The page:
A prime reason that alcohol screening of patients in primary care has been recommended is that heavy alcohol use can worsen medical conditions such as hypertension and diabetes mellitus. Unfortunately, alcohol screening in medical settings is not routine and little research is available on effective methods of facilitating the adoption and implementation of such screening by primary care providers. This project examines the effectiveness of the Practice Partner Research Network's (PPRNet) """"""""Accelerating Alcohol Screening --Translating Research into Practice (AA-TRIP)"""""""" model to improve the detection, brief intervention, treatment (including pharmacotherapy and medical management) of alcohol problems by primary care physicians. The primary objective of the project is to compare the AA-TRIP model (with 10 primary care practices throughout the United States) to a control condition (10 primary care practices) in increasing the use of the Updated 2007 NIAAA guidelines for alcohol screening, diagnosis, brief intervention, and pharmacotherapy treatment by primary care medical practices for adult patients. We hypothesize that the AA-TRIP intervention model will result in significantly more screening, intervention and treatment (including medical management and pharmacotherapy) than the control condition. In addition, we are investigating the sustained effects of AA-TRIP on NIAAA alcohol screening after training and support have been discontinued. Secondary aims of the project include the investigation of practice-level variables related to implementation and sustainability of AA-TRIP using both quantitative and qualitative research methodology. Finally, we are investigating the impact of alcohol screening and treatment on disease-specific patient outcomes (i.e., change in blood pressure in HTN patients receiving brief intervention/treatment;change in hemoglobin A1c (HgbA1c) in DM patients receiving brief intervention and or treatment). The outcome could provide the first implementation model for pharmacotherapy and medical management of alcohol use disorders in primary care. In addition, results showing a relationship between alcohol intervention and improvement of hypertension and diabetes could have far-reaching implications for routine alcohol screening and treatment of patients with these medical conditions. Finally, increased treatment of alcohol use disorders in primary care could bring needed help to the 80% of alcoholic individuals in the USA who are currently not receiving treatment. Public Health Relevance: The results of this study could provide evidence for an effective method of increasing the use of alcoholism medications and medical management in primary health care with hypertensive and diabetic patients who have alcohol use disorders. The study could also show that primary care treatment of alcohol dependence leads to better blood pressure and blood glucose control in some patients.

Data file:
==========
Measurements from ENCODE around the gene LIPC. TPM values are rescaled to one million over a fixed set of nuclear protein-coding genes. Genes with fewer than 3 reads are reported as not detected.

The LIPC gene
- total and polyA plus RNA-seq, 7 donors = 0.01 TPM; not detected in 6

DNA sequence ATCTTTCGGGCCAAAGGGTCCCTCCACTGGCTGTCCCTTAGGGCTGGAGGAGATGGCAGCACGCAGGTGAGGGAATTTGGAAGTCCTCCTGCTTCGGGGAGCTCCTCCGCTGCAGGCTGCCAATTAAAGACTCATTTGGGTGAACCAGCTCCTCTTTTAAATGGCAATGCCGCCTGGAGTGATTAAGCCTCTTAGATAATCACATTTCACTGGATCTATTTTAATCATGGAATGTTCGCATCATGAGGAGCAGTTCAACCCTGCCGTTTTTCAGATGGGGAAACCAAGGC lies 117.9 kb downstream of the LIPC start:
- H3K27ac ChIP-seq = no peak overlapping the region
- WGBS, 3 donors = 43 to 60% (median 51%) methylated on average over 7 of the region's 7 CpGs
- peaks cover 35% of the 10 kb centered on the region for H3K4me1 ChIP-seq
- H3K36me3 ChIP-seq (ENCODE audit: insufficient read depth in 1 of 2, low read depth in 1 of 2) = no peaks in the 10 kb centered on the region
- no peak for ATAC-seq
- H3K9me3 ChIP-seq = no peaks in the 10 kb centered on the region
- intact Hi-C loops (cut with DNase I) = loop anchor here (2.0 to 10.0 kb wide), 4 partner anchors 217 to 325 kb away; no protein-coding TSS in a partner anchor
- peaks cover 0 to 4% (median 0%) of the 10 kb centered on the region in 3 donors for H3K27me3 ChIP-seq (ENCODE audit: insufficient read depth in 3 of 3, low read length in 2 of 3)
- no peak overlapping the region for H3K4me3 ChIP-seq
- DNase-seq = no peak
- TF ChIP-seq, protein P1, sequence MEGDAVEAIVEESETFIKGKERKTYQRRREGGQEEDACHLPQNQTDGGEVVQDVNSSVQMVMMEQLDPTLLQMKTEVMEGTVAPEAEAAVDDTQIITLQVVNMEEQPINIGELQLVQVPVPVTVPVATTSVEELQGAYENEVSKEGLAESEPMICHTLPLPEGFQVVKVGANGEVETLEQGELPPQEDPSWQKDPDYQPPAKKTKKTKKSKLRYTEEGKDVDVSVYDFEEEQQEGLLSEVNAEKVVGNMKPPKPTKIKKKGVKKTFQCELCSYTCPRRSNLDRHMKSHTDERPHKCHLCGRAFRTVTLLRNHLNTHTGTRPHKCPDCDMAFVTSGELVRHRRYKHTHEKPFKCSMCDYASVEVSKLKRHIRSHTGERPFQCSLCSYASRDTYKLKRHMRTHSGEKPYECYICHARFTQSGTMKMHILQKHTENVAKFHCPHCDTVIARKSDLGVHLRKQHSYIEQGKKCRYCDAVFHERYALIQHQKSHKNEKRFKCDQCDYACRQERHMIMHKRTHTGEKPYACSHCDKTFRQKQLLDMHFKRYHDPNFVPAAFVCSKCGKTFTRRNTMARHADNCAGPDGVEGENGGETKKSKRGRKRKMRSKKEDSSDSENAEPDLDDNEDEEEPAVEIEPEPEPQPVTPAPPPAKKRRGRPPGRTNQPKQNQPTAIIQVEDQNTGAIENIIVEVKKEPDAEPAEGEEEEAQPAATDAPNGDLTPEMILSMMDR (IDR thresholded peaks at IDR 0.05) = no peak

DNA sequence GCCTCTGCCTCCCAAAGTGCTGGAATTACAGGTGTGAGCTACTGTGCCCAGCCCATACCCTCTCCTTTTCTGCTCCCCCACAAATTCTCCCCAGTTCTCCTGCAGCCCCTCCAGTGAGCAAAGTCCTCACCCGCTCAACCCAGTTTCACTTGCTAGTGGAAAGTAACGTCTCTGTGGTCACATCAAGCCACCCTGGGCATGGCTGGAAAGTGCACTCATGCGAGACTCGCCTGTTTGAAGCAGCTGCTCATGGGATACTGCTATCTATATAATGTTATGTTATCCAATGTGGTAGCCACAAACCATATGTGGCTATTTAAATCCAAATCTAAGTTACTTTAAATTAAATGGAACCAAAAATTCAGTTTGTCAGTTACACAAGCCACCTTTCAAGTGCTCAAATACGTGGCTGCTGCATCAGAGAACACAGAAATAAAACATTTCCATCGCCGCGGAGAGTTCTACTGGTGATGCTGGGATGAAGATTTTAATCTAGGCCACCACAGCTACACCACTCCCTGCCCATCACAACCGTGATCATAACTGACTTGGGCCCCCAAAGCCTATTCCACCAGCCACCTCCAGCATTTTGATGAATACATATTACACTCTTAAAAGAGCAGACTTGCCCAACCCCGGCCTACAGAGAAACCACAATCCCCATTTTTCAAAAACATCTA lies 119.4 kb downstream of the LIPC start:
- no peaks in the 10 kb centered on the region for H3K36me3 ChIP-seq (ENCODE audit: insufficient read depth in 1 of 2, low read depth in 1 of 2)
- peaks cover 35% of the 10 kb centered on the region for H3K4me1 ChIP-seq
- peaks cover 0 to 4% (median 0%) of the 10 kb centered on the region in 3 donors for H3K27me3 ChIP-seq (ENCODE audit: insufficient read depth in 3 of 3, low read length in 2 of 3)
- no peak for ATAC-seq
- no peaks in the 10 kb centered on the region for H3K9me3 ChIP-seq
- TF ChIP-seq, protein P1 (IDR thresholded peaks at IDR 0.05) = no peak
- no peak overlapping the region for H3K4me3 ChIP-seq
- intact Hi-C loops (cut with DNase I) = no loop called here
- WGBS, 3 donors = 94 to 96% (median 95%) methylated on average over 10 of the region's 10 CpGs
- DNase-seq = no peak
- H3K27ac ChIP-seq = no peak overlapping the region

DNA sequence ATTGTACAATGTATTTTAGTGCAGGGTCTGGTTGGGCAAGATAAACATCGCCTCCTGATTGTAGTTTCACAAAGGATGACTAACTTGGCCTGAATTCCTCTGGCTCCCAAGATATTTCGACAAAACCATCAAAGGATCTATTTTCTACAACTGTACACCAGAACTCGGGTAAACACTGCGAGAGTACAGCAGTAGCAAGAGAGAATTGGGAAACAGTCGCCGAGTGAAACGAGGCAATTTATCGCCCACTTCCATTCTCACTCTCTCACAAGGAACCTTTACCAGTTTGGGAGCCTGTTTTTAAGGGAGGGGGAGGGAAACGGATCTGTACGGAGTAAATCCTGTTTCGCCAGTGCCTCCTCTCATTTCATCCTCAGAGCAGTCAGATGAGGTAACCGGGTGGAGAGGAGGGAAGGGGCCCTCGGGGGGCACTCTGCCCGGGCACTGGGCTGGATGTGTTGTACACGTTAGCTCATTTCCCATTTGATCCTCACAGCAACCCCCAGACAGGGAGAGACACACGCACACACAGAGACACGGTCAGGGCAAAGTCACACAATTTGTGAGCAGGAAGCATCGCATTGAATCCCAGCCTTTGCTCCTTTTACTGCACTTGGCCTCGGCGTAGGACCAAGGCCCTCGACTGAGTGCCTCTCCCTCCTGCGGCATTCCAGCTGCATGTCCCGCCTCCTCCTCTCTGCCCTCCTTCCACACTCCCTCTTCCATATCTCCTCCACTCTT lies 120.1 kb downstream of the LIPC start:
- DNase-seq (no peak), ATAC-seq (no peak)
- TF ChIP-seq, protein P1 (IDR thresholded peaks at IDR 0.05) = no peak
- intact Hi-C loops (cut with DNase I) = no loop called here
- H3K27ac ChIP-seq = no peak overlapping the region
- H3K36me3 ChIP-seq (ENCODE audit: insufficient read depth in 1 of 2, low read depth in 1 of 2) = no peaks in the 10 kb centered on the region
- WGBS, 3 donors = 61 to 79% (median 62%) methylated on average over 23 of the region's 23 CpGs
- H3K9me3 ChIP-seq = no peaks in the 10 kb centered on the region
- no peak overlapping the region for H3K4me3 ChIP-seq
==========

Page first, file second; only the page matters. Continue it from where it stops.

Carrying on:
National Institute of Health (NIH)
National Institute on Alcohol Abuse and Alcoholism (NIAAA)
Research Project (R01)
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Health Services Research Review Subcommittee (AA)
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Lowman, Cherry
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Medical University of South Carolina
Schools of Medicine
United States
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Ornstein, Steven M; Miller, Peter M; Wessell, Andrea M et al. (2013) Integration and sustainability of alcohol screening, brief intervention, and pharmacotherapy in primary care settings. J Stud Alcohol Drugs 74:598-604
Nemeth, Lynne S; Miller, Peter M; Nietert, Paul J et al. (2013) Organizational attributes and screening and brief intervention in primary care. Addict Behav 38:2639-42